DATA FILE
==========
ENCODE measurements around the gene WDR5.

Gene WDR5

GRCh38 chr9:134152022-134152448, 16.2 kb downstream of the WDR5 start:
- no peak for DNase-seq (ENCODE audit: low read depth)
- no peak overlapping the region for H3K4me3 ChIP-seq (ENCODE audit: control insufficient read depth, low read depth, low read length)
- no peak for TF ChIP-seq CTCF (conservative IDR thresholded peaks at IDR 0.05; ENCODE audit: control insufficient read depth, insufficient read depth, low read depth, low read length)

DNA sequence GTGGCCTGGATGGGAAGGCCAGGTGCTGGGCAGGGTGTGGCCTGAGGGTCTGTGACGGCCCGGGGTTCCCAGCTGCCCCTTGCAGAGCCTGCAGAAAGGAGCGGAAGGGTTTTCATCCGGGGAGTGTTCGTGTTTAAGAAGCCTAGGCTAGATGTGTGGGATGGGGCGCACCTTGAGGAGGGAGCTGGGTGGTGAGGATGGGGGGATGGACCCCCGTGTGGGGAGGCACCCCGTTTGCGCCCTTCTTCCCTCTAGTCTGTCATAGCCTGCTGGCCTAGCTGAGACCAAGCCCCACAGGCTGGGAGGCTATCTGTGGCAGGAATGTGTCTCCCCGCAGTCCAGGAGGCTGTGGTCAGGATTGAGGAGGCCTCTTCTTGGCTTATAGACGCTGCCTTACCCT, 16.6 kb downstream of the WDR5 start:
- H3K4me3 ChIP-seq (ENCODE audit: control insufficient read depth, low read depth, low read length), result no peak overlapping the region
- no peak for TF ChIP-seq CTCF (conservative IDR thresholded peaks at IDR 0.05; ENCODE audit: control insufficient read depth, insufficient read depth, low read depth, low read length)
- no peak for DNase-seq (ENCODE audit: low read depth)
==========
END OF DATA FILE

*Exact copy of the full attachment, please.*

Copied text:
ENCODE measurements around the gene WDR5.

Gene WDR5

GRCh38 chr9:134152022-134152448, 16.2 kb downstream of the WDR5 start:
- no peak for DNase-seq (ENCODE audit: low read depth)
- no peak overlapping the region for H3K4me3 ChIP-seq (ENCODE audit: control insufficient read depth, low read depth, low read length)
- no peak for TF ChIP-seq CTCF (conservative IDR thresholded peaks at IDR 0.05; ENCODE audit: control insufficient read depth, insufficient read depth, low read depth, low read length)

DNA sequence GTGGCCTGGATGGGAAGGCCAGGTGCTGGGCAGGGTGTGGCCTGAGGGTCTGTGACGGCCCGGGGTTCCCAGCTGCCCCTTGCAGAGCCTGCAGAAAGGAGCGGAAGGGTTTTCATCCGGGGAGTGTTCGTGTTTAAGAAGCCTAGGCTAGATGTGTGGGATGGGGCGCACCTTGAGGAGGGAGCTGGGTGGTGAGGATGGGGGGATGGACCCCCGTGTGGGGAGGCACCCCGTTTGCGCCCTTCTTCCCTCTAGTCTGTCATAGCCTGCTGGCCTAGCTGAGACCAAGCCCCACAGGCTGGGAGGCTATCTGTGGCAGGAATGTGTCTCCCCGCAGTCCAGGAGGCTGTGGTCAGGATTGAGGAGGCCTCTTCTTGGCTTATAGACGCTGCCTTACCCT, 16.6 kb downstream of the WDR5 start:
- H3K4me3 ChIP-seq (ENCODE audit: control insufficient read depth, low read depth, low read length), result no peak overlapping the region
- no peak for TF ChIP-seq CTCF (conservative IDR thresholded peaks at IDR 0.05; ENCODE audit: control insufficient read depth, insufficient read depth, low read depth, low read length)
- no peak for DNase-seq (ENCODE audit: low read depth)